• What are we are trying to create here?
• What have we got? i.e. How is the business working right now?
• What are the relationships that we require in order to get the thing we are trying to create?
• What are our relationships like right now?
• What capabilities does the organisation need in order to achieve our purpose?
• How amply do we have a shared understanding of each other’s roles, responsibilities and accountabilities (to each other and to the business)?
• How willing and able are we to make changes in ourselves and in our working relationships in order to get the business to our destination?
• What are the enablers and barriers to making changes in how this organisation operates?

In my work, I use many more such questions and structure an interactive, action-based systems analysis which assists my clients to 'see' their organisation from a big picture perspective. Without exception, every client I have worked with who undertook such an analysis  discovered things about their organisation that they had never known, saw patterns that were previously hidden and saw linkages and disconnections that they had never seen.

Fourth, follow through.  While it is true in many cases that a thing observed is a thing changed, this is not the end of it.  Once you have found the sources of your problems, it behoves you to do something about.  A few of my past clients have been tempted to go no further.  They saw the hidden causes of some of their dysfunction and believed that that was sufficient.  Only one or two did not follow through with any development work.  When you are prescribed a course of antibiotics, your doctor will tell you to finish the whole course, even if you feel better after just a few doses.  It's important to finish the whole course so that the infection is thoroughly dealt with.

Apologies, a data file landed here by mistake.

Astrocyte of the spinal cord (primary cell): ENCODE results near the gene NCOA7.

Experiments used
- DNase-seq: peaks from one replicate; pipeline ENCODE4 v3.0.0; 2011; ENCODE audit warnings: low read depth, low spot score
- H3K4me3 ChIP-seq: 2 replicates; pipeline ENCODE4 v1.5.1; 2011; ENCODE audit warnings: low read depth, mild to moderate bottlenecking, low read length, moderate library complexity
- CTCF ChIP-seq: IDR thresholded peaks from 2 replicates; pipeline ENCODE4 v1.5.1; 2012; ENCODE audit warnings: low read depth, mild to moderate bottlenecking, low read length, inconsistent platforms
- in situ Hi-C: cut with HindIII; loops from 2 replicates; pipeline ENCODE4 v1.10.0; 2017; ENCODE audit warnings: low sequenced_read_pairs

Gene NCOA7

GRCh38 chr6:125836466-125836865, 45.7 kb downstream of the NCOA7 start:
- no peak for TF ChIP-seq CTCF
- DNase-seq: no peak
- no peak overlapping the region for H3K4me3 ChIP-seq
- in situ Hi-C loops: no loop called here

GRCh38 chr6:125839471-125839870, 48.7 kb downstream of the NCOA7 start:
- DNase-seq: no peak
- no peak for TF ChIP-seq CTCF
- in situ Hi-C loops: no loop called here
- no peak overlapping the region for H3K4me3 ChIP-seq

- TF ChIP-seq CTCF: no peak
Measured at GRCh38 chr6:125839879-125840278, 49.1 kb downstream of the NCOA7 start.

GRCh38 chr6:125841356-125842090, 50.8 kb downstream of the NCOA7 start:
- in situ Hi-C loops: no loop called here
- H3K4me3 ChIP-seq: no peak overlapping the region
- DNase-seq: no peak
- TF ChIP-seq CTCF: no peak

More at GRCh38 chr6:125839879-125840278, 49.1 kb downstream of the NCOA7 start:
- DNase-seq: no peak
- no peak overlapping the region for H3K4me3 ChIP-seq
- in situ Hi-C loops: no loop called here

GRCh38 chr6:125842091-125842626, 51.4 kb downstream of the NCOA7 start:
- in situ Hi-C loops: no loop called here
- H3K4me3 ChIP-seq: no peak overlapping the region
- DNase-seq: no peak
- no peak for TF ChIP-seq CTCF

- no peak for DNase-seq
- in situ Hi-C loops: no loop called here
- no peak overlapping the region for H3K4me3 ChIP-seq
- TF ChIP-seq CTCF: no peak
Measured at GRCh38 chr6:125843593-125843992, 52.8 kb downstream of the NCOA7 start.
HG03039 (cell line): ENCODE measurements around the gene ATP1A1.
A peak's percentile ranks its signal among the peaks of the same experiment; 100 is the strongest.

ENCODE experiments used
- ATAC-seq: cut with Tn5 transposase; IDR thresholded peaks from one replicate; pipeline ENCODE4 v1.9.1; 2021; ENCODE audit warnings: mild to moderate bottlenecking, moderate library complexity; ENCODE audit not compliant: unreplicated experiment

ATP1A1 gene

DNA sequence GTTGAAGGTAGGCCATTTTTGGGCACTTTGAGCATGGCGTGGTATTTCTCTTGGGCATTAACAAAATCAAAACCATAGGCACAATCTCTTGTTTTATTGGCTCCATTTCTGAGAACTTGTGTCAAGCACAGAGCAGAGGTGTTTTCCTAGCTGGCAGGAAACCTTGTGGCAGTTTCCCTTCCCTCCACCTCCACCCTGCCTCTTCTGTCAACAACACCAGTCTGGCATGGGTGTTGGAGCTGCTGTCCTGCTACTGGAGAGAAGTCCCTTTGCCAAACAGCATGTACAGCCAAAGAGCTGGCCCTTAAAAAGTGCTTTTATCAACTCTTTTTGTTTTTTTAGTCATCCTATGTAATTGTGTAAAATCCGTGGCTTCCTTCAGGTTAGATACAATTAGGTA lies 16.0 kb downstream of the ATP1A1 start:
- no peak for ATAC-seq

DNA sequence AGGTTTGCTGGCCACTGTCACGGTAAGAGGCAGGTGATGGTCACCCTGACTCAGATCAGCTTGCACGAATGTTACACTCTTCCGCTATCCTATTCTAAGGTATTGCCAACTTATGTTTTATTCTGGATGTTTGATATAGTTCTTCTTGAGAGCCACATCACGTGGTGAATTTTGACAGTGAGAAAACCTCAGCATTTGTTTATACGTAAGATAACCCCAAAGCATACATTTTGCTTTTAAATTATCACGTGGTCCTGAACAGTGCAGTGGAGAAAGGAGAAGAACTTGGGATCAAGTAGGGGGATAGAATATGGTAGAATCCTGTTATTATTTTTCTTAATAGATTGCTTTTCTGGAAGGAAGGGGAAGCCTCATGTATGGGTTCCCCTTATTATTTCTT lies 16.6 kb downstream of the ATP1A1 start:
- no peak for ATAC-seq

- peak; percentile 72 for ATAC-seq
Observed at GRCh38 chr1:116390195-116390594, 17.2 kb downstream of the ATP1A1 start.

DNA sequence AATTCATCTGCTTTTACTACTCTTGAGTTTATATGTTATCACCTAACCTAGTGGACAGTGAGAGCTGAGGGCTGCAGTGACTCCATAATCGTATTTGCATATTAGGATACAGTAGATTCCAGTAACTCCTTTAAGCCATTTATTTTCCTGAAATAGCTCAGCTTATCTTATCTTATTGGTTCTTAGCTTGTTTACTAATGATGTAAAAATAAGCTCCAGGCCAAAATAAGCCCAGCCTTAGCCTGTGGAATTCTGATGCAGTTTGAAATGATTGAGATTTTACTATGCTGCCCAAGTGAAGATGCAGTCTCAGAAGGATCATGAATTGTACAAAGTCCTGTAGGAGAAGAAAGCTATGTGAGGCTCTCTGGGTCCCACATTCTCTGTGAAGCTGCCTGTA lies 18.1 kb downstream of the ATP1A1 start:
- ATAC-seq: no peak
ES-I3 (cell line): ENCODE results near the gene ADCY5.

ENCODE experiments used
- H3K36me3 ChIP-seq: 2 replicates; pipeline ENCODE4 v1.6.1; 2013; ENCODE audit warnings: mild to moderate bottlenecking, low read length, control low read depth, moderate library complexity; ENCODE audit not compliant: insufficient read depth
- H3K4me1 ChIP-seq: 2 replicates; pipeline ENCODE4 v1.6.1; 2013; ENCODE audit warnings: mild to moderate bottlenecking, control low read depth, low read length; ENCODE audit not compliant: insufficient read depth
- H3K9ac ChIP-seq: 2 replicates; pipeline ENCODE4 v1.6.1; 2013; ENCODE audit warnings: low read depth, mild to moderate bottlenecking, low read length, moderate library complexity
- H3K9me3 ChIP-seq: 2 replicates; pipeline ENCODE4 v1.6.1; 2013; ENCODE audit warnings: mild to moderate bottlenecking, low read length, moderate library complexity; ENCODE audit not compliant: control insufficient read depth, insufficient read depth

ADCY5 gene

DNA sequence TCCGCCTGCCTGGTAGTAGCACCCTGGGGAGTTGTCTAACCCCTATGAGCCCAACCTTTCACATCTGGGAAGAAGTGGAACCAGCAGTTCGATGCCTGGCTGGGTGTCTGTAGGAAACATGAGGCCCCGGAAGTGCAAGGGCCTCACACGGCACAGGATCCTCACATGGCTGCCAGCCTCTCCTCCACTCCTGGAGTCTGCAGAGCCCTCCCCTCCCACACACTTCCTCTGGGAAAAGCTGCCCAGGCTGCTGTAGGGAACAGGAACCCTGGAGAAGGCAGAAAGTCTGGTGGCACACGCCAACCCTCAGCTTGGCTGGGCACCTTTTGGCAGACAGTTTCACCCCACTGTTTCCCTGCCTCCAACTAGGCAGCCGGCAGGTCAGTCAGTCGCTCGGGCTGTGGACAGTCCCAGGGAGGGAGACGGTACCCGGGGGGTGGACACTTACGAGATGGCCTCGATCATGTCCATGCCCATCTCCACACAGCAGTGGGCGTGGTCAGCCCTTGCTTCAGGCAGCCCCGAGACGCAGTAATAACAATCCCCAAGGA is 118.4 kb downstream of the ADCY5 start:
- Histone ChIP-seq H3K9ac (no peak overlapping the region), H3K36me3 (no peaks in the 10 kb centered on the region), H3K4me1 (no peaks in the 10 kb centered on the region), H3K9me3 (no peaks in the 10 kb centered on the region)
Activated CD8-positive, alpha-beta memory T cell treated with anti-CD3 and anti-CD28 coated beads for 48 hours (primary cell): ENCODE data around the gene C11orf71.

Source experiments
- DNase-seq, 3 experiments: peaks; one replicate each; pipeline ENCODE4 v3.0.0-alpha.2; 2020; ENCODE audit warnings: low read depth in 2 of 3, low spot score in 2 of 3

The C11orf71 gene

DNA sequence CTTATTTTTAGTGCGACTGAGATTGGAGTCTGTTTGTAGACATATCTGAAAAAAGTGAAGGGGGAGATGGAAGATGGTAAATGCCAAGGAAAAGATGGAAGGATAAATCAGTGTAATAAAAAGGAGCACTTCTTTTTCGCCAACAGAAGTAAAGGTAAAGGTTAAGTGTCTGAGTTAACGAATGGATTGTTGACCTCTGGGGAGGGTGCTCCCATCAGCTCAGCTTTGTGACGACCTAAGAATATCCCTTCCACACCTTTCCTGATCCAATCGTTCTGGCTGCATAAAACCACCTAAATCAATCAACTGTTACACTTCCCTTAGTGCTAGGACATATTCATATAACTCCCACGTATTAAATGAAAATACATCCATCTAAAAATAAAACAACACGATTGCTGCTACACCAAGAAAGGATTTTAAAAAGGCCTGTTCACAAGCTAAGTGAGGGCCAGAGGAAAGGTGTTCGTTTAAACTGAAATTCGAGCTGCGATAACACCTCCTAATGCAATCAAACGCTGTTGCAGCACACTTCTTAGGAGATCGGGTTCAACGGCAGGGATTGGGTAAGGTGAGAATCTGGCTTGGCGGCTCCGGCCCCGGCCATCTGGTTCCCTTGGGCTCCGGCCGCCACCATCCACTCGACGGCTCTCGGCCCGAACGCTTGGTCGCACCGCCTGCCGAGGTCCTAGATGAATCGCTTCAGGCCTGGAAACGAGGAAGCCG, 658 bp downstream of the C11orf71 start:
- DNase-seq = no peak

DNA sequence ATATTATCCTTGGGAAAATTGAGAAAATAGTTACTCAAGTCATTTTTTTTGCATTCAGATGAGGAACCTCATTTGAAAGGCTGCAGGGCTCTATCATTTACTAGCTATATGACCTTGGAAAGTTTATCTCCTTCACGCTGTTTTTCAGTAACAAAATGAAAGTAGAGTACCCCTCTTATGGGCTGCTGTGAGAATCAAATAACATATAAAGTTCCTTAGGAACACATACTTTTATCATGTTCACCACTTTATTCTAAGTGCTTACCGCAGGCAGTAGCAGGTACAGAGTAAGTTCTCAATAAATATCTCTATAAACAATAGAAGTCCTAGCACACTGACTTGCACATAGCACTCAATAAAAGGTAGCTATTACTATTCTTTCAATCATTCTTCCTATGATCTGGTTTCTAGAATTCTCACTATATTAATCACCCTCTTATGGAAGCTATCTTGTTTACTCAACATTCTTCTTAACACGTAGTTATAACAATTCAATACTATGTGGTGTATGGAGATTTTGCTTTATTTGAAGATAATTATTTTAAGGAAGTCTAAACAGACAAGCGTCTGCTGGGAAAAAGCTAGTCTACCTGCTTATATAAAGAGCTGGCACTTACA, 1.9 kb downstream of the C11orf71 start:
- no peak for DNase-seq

Fifth, be open to what is emergent throughout the whole process.  This means that, even when you decide on an intervention and set it in motion, new phenomena will become evident and new information will surface, so slight adjustments to your course may be necessary.  When the initial prescription is made after the systems snapshot, it may need to be altered as changes to the system and individuals within it may uncover new needs.  This is just how complex adaptive systems behave; they are constantly adjusting out of an emergent dynamic.